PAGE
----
Bryan Fanning

of religious social capital. Gort’s Brazilian community consisted of Pentecostals, Mormons and Catholics. The Pentecostal congregation, Assembléia de Deus, set up a church in the area and was responsible for the annual summer carnival; it catered for ‘approximately 150 attendees on any given night’. The Brazilian Catholic community was ministered to by a Limerick-based priest who had worked for twenty years in Brazil; he said mass in Portuguese every Sunday in the local Catholic church. Both supplied spiritual, emotional and concrete support to their members. The

in Immigration and social cohesion in the Republic of Ireland
The next Lansbury generation and Labour politics, 1881–1951
John Shepherd

10 ‘We never trained our children to be socialists’: the next Lansbury generation and Labour politics, 1881–19511 John Shepherd The Christian socialist, pacifist, feminist, anti-imperialist and republican, George Lansbury MP – at the helm of the Labour Party from 1932 to 1935 – was imprisoned twice for his political beliefs.2 He recalled that in 1913 at least six children from his large family were in prison or in danger of going to jail for their political activities during the struggle for ‘votes for women’.3 The eldest, Annie and William, served one and two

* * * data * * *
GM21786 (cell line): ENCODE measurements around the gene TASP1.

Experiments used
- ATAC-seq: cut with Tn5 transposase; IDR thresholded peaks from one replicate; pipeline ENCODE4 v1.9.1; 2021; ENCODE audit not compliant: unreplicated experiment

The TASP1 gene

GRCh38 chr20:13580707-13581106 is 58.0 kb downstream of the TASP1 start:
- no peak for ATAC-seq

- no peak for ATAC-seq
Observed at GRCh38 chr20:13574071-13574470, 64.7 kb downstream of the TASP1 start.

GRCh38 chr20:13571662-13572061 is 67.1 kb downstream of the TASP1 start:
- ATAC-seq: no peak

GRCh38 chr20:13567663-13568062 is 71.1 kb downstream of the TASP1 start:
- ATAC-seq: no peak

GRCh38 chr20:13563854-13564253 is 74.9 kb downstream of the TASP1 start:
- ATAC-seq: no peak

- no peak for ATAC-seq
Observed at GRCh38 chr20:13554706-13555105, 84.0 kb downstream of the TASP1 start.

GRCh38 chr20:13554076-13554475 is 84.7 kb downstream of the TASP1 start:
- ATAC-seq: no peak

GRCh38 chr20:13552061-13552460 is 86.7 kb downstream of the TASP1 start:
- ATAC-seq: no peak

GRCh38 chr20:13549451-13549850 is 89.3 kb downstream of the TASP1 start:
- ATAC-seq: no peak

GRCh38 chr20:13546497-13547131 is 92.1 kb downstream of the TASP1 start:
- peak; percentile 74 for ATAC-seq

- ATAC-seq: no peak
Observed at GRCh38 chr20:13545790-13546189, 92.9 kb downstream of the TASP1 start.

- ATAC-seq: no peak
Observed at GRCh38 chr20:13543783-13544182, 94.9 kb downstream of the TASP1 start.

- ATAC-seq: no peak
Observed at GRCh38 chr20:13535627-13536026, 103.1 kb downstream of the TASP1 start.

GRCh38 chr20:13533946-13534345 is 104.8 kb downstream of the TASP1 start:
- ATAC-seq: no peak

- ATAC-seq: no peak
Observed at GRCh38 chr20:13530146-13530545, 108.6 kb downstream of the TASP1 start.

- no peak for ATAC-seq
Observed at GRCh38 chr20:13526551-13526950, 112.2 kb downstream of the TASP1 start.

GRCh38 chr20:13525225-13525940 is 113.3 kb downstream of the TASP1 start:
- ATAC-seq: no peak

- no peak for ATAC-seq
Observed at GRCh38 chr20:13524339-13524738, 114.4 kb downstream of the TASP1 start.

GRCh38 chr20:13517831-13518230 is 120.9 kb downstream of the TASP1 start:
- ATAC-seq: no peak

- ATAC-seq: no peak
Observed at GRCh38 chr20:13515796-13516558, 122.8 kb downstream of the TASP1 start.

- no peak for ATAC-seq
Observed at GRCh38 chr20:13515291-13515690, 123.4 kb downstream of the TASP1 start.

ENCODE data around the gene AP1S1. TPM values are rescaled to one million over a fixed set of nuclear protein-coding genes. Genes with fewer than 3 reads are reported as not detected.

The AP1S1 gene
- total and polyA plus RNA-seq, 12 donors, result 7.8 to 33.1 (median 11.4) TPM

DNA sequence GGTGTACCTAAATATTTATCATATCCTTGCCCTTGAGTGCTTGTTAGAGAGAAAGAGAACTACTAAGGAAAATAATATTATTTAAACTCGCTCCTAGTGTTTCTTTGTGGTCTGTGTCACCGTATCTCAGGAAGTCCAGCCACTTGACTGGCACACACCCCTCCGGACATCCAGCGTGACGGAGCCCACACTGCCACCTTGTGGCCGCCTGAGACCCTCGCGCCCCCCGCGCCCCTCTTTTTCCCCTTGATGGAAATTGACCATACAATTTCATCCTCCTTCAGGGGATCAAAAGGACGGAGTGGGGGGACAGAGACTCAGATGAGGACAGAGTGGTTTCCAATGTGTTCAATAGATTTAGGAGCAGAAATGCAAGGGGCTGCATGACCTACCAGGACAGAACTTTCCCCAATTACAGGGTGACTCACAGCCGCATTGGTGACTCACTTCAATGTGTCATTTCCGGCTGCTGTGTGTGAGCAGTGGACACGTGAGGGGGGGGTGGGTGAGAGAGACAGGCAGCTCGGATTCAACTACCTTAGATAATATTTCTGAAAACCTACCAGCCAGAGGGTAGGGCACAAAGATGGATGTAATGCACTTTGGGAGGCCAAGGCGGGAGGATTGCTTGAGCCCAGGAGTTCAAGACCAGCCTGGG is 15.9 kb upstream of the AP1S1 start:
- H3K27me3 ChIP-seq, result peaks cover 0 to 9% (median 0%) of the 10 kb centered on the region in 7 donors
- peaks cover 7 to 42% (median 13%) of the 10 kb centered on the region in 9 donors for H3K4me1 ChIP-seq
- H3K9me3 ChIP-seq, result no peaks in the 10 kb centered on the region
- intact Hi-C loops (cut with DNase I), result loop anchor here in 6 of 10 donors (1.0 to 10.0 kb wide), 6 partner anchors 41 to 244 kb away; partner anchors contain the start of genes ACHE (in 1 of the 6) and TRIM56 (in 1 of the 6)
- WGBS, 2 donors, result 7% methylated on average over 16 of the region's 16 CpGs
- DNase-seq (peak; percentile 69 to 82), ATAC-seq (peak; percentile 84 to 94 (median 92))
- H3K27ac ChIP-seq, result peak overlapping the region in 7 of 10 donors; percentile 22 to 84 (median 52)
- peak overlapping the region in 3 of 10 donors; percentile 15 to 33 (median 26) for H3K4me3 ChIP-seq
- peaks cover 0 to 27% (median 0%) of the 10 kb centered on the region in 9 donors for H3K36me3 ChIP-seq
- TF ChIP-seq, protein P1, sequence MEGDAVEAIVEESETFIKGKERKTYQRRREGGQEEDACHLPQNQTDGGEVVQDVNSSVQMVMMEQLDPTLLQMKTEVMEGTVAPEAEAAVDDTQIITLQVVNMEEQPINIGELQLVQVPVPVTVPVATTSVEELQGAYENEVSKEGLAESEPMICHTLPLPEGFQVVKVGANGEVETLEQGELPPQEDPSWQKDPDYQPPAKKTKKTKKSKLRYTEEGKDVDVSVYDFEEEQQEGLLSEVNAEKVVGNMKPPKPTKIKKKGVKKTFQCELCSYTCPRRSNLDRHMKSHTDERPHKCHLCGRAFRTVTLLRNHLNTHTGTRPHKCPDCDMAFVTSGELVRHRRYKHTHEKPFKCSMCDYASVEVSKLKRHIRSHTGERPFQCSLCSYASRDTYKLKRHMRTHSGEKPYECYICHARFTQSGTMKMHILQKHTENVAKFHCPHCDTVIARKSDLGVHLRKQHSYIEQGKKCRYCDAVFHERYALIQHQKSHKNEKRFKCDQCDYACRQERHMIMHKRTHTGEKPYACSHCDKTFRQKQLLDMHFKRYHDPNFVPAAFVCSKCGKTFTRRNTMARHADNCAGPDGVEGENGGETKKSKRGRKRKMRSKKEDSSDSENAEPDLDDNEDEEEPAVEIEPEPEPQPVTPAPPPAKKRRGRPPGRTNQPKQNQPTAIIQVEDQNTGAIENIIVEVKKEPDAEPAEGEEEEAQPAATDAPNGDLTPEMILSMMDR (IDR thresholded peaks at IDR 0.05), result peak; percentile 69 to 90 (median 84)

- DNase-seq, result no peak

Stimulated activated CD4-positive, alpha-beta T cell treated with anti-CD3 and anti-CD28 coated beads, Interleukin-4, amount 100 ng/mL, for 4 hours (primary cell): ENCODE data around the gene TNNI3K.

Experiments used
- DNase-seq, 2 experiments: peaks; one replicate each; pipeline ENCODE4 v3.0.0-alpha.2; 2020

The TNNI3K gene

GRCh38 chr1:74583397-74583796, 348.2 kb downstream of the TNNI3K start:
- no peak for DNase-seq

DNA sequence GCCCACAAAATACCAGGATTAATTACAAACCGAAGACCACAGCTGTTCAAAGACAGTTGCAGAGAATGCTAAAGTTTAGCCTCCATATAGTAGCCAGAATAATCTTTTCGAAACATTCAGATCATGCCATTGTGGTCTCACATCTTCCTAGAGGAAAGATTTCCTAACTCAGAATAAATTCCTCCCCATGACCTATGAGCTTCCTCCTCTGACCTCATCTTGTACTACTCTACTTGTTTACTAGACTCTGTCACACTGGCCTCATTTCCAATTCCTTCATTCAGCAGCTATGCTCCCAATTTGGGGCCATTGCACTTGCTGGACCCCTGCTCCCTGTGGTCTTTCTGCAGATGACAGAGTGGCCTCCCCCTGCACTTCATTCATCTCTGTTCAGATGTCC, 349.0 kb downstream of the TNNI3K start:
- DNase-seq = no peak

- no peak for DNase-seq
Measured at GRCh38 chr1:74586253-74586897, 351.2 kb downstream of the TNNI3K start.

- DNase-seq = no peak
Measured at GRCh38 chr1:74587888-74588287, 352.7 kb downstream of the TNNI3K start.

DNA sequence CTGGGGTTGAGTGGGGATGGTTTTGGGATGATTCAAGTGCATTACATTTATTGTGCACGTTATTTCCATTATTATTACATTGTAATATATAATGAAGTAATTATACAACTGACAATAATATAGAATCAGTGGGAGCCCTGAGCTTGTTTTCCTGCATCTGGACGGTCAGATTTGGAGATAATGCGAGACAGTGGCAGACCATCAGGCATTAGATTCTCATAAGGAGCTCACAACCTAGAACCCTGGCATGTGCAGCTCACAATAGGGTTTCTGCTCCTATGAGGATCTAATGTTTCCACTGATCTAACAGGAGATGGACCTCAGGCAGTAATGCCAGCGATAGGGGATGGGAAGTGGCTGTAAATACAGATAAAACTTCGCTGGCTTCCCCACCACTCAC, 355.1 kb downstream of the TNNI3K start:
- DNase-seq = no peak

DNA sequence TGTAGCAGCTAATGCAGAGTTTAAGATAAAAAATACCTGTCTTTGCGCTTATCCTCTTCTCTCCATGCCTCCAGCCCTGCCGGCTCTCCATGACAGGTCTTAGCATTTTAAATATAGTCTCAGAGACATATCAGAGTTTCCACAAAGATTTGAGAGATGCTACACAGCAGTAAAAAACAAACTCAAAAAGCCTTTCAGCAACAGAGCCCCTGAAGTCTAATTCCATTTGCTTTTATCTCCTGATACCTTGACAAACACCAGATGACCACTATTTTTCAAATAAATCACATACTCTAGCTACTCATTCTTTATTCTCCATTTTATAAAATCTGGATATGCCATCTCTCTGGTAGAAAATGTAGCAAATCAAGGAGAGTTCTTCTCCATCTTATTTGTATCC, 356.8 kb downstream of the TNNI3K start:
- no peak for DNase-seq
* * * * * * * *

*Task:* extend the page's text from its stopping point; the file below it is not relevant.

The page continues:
in Labour and working-class lives
A comparison
Dick Geary

Irish nationalists had some success, as did the Conservatives in certain areas of north-west England populated by (often Catholic) ‘working-class Tories’. Although various social organisations did become more class specific in their membership and a former mix of classes disappeared after 1870, as in the case of the Volunteers’ Associations in Edinburgh, working-class and middle-class club and society members continued to participate in one and the same religious and church activities in many parts of Britain.16 What struck on-looking German contemporaries who lived

in Labour and working-class lives
Bryan Fanning

6 Education and segregation What varieties of men and women now prevail in this society and in this period? And what varieties are coming to prevail? In what ways are they selected and formed, liberated and oppressed, made sensitive and blunted? (C. Wright Mills)1 In a widely reported speech in April 2008, Archbishop Diarmuid Martin, patron of the Catholic schools which comprise well over 90 percent of Dublin’s ­educational system, criticised Catholics who withdrew their children from schools with immigrant pupils: ‘I hear of parents – even those who might fit

in Immigration and social cohesion in the Republic of Ireland
Marisa McGlinchey

Protestant and Catholic recruits. Simultaneously, the report’s recommendations increased the number of women in the PSNI through the implementation of a gender quota. The increased number of Catholic recruits transformed the nature of the organisation into a more ‘localised’ force in relation to the Catholic community. One of the report’s recommendations stated that ‘police stations built from now on should have, so far as possible, the appearance of ordinary buildings’. 7 The altered police force (and even the deliberate use of the word ‘service’ rather than ‘force’) was

in Unfinished business